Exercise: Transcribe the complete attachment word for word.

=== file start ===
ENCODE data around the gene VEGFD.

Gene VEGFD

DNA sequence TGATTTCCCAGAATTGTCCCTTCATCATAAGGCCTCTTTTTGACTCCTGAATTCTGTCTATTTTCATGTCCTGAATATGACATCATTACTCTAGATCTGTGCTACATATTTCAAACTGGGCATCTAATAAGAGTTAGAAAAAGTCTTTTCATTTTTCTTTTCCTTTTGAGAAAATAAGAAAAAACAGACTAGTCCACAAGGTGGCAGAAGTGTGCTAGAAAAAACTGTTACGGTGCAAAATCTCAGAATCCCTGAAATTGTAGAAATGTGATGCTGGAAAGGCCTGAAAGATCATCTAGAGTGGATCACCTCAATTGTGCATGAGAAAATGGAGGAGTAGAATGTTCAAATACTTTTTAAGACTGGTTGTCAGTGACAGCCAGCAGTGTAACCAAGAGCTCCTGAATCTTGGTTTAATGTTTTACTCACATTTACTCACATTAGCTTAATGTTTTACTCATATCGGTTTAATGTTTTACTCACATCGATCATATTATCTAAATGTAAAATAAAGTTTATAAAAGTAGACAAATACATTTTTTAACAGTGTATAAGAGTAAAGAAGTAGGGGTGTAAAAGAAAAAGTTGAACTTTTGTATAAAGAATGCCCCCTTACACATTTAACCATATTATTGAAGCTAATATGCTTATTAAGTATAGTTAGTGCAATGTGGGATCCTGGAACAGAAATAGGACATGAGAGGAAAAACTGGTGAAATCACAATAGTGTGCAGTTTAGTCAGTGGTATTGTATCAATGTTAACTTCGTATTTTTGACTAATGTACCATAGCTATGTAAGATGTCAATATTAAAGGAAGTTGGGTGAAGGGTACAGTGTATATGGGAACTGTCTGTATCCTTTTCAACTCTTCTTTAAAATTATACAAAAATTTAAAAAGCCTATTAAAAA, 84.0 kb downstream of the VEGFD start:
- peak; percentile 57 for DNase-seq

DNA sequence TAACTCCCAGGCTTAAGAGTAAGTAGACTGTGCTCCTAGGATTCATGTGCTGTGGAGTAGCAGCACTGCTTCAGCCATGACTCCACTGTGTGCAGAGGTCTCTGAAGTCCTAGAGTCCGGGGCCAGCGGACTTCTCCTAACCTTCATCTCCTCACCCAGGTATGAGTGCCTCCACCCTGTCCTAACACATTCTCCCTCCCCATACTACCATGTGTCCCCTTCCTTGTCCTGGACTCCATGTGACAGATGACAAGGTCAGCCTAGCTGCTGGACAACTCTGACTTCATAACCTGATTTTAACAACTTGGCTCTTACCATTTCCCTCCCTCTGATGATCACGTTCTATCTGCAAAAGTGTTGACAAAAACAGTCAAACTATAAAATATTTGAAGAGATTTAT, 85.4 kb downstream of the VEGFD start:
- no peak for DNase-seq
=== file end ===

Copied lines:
ENCODE data around the gene VEGFD.

Gene VEGFD

DNA sequence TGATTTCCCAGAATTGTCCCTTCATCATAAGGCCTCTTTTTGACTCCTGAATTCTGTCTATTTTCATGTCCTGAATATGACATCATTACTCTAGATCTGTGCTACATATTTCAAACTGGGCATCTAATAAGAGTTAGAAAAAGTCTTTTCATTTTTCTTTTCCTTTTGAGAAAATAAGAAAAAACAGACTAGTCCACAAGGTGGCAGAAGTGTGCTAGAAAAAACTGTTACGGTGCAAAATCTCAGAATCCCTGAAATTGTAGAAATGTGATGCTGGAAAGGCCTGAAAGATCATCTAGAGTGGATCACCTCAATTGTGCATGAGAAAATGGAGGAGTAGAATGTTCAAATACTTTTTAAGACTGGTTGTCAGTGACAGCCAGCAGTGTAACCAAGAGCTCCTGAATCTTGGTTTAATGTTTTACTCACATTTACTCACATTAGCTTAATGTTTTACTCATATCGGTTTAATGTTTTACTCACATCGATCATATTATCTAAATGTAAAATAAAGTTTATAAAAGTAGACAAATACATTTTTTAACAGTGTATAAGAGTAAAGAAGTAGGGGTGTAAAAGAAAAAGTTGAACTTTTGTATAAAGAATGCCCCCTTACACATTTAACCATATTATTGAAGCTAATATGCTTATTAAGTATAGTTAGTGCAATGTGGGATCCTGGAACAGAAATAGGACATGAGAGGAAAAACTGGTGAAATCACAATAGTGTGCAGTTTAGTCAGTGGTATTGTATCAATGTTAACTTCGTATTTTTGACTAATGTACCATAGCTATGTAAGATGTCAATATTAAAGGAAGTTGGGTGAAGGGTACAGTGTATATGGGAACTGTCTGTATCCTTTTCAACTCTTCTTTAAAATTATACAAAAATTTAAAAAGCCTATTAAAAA, 84.0 kb downstream of the VEGFD start:
- peak; percentile 57 for DNase-seq

DNA sequence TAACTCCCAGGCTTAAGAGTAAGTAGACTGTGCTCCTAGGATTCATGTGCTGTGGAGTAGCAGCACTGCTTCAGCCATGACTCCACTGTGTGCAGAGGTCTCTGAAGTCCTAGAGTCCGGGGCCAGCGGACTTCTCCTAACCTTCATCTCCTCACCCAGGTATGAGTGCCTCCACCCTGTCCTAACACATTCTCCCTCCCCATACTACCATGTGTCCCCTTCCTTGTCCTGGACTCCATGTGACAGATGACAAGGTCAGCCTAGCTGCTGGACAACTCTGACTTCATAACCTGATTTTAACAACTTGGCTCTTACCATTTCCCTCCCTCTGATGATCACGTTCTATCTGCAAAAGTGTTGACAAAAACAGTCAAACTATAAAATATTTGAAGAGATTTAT, 85.4 kb downstream of the VEGFD start:
- no peak for DNase-seq